As children our journeys begin. They set us upon a road that will surprise and teach, chasten and inspire. Soon enough, if we make it this far (not all do, we will have learned), our legs stretch into adulthood. On occasion we will look back at the ground we have covered and even at the way we have walked it. We might look more carefully forward too, aware not only that the way we walk matters but also that at a time and place unknown our journeys will end.
The boy in this photo is walking a road near the Ethiopian town of Jinka. We were walking together, on about a ten-mile trek, and after a few miles he turned and asked if he could carry my backpack a while. Along with two other people we walked, enjoying conversation and company and the scenery along the way. It was a kind thing that the boy had asked.
We real people have our journeys. Thankfully, so do characters in literature. In Frederick Buechner's novel Godric, we follow the life of a twelfth-century English holy man (named Godric) who wasn't always so holy. "I started out as rough a peasant's brat and full of cockadoodledoo as any," he recounts. "I worked uncleanness with the best of them or worst. I tumbled all the maids would suffer me and some that scratched and tore like weasels in a net. I planted horns on many a goodman's brow and jollied lads with tales about it afterward....A flatterer I was. A wanderer. I thieved and pirated. I went to sea. Such things as happened then are better left unsaid."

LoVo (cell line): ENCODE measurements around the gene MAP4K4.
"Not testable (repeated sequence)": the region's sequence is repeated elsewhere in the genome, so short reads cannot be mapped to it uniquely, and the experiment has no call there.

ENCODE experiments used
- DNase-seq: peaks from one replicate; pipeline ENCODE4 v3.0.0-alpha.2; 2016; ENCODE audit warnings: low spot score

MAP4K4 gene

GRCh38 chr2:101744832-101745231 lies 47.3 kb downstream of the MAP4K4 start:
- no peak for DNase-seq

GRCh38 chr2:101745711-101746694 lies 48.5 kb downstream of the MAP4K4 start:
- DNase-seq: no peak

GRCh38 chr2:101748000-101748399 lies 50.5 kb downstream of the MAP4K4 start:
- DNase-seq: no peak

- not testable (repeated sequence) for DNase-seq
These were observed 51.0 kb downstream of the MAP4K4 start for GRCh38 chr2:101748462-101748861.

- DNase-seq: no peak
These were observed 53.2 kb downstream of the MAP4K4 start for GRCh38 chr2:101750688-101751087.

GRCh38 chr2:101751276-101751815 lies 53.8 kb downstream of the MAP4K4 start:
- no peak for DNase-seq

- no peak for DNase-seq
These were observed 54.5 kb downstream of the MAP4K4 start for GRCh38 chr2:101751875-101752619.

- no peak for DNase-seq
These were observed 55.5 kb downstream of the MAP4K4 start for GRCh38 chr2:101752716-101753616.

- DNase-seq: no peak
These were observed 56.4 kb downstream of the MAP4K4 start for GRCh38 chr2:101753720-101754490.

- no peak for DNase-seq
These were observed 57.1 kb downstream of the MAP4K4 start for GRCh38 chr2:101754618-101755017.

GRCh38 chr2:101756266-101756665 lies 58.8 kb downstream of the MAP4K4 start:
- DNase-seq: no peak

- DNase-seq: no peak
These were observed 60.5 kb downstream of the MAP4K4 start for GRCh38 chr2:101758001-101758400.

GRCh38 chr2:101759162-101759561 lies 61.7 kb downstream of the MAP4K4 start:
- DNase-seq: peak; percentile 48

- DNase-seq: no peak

Looking back on the day he left his parents and siblings to go see the world, Godric recalls how first a priest named Tom Ball had come to the house. The priest had come to give a blessing, and to share these words:
"This life of ours is like a street that passes many doors," Ball said, "nor think you all the doors I mean are wood. Every day's a door and every night. When a man throws wide his arms to you in friendship, it's a door he opens same as when a woman opens hers in wantonness. The street forks out, and there's two doors to choose between. The meadow that tempts you rest your bones and dream a while. The rackribbed child that begs for scraps the dogs have left. The sea that calls a man to travel far. They all are doors, some God's and some the Fiend's. So choose with care which ones you take, my son, and one day—who can say—you'll reach the holy door itself."
It has happened again: after several months on the road, walking and photographing throughout the day in the less-than-moderate Middle Eastern heat, I’ve lost weight. I've lost so much, in fact, that on some days I feel a little frail, a little bit like I'm disappearing. And I can't say that I like that much, because I want to be whole.
But here's what I do like about my partial disappearance: in looking at my body—in seeing my scrawniness, my sagging pants, the ripple of a beating heart visible on the surface of my chest—I identify with the weak. I have joined their ranks, in a sense, and I share their brokenness. When I see the fit and strong, people whose pants aren’t sliding down and whose arms are connected to full shoulders, or whose faces are rounded by smooth and pampered skin, I feel an outsider. I even feel envy, and at times embarrassment and shame.
I also feel something very much like rage. Rage at the emaciation, the poverty, the disgusting imbalance that blights history and our own time. Rage at the lack of wholeness in people’s lives. Rage at broken bodies, at the audible sounds of hunger (if we pause to look and listen), at the hands on Wall Street and Main Street, in South Carolina and Syria, that move more to fatten themselves than to nourish the weak. Rage at the way that, just this afternoon, I witnessed a helpless old woman being abused by strong young men. She had cried out as they harassed her, yanking on her headscarf and mocking her, and the last thing she said to me was, “I’m sorry you are seeing this.” But I wasn’t sorry I saw it, for in seeing it my rage only grew, and there are things for which it is better to be enraged than ignorant.